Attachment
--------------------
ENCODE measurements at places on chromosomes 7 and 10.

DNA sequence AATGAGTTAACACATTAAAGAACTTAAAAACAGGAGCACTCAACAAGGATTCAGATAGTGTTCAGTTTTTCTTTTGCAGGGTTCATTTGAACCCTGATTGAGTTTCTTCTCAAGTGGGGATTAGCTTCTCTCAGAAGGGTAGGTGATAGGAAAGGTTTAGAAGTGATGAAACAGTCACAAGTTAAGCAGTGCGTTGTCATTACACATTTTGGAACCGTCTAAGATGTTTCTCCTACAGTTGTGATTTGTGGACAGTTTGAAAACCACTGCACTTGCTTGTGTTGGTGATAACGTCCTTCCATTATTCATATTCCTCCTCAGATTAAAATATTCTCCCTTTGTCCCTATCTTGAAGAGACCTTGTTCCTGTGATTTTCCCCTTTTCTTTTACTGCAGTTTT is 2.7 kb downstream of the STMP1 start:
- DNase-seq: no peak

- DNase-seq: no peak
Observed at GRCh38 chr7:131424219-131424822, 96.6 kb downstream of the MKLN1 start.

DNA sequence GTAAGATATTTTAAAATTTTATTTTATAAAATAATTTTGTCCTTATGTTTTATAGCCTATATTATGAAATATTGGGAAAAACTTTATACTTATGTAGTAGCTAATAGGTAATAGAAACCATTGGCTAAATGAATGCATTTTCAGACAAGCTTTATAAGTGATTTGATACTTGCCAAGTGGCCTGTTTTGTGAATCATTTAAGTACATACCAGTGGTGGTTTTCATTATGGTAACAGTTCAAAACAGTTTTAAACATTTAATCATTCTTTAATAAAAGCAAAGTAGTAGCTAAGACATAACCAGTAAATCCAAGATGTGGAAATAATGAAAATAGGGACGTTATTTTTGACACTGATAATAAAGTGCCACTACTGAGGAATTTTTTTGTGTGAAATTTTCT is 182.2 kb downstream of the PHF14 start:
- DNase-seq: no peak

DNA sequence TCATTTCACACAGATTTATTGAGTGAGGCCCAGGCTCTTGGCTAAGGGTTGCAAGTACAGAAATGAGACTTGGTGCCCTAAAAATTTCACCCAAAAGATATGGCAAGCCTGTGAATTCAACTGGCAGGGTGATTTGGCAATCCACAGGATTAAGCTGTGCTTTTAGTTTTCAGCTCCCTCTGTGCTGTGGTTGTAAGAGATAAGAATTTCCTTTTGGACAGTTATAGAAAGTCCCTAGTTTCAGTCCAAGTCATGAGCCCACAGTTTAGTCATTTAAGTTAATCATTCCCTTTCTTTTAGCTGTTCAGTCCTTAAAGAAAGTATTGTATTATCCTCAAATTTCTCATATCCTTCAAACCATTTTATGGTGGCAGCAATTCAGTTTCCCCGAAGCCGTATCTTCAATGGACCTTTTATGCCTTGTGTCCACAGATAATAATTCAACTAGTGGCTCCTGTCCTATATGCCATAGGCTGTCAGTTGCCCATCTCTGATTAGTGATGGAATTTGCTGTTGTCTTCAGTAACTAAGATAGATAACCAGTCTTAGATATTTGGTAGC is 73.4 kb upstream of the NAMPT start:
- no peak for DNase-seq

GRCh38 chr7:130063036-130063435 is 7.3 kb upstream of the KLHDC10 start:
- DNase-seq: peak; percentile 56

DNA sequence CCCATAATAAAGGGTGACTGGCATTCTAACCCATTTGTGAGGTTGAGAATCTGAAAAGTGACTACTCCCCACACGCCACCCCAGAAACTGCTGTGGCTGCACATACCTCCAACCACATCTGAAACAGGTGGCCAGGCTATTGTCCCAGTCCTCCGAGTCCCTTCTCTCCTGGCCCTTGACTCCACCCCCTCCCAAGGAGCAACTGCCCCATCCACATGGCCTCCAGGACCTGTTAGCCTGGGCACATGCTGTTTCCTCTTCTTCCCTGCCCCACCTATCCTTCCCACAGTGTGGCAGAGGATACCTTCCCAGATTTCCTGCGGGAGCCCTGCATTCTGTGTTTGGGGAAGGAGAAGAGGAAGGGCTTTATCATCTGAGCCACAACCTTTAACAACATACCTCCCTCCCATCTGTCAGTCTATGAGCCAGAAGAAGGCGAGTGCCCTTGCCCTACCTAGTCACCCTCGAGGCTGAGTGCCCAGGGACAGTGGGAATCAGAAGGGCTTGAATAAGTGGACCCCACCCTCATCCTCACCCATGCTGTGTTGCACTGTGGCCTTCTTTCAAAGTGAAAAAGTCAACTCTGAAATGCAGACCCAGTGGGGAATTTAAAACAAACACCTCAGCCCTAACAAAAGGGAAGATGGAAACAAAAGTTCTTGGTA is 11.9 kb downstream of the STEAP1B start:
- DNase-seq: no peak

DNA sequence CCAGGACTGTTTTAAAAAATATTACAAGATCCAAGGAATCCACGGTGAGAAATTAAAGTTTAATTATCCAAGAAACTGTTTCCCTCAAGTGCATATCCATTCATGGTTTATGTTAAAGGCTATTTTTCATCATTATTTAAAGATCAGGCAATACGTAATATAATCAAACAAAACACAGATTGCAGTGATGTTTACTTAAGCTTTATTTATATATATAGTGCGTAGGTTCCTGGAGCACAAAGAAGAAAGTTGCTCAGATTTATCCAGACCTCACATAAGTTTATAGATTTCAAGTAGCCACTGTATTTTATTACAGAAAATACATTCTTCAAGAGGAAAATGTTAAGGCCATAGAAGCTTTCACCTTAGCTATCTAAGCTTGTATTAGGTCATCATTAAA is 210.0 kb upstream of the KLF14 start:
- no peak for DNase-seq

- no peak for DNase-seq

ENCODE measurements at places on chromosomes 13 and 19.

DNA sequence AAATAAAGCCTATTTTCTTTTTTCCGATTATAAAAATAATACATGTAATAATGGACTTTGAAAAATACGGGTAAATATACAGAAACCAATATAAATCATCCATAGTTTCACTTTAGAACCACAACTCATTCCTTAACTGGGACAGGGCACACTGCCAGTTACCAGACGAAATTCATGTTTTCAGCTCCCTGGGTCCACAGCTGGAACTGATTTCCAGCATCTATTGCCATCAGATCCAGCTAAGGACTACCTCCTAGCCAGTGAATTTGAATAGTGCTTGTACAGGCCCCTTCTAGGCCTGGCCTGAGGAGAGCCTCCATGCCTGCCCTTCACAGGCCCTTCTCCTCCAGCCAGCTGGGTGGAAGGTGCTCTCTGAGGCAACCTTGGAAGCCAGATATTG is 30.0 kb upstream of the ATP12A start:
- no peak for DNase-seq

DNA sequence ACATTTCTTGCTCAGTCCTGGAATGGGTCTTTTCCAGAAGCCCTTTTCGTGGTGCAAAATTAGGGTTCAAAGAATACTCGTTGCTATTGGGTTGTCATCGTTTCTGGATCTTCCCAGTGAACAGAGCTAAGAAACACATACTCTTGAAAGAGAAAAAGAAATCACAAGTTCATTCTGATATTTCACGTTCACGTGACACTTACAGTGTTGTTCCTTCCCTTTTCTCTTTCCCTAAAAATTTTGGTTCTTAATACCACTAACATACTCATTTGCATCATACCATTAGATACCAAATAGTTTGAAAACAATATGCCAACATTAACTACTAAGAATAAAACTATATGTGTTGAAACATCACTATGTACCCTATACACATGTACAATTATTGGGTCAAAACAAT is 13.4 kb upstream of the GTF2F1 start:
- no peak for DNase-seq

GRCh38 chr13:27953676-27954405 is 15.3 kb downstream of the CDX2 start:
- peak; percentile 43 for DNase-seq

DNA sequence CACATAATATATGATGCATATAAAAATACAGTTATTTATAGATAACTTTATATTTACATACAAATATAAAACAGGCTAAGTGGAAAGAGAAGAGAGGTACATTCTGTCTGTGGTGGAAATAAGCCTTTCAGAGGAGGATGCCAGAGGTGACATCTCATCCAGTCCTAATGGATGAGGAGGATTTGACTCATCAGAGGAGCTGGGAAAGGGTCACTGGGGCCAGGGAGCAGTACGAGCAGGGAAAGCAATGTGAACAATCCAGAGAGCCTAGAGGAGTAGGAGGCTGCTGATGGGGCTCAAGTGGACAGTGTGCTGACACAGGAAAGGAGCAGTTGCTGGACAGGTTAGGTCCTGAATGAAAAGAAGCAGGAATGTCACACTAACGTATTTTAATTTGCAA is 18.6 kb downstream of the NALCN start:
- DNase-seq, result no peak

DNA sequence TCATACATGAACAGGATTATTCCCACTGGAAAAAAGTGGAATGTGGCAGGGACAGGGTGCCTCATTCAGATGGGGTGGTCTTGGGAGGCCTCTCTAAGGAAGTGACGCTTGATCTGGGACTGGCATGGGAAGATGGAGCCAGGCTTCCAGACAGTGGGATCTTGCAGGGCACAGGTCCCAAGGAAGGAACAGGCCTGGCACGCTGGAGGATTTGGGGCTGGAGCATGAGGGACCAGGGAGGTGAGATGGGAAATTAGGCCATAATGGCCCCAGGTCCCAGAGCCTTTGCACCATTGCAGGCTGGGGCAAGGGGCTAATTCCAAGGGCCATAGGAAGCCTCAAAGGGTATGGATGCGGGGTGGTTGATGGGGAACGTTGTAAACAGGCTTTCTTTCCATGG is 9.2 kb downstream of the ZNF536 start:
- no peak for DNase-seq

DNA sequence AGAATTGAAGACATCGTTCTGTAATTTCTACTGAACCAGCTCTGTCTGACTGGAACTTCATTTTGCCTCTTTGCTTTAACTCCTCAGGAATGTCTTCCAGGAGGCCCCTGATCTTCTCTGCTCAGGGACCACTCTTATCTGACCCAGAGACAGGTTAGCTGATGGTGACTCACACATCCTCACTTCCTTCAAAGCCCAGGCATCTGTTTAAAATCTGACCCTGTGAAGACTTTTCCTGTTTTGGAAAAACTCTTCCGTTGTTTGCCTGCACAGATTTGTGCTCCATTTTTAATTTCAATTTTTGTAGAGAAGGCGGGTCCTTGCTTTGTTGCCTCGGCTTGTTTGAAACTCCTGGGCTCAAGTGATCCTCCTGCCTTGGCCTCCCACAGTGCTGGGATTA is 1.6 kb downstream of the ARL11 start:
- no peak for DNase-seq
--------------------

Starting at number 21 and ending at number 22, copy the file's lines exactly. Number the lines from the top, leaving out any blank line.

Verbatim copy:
- no peak for DNase-seq

GRCh38 chr13:27953676-27954405 is 15.3 kb downstream of the CDX2 start: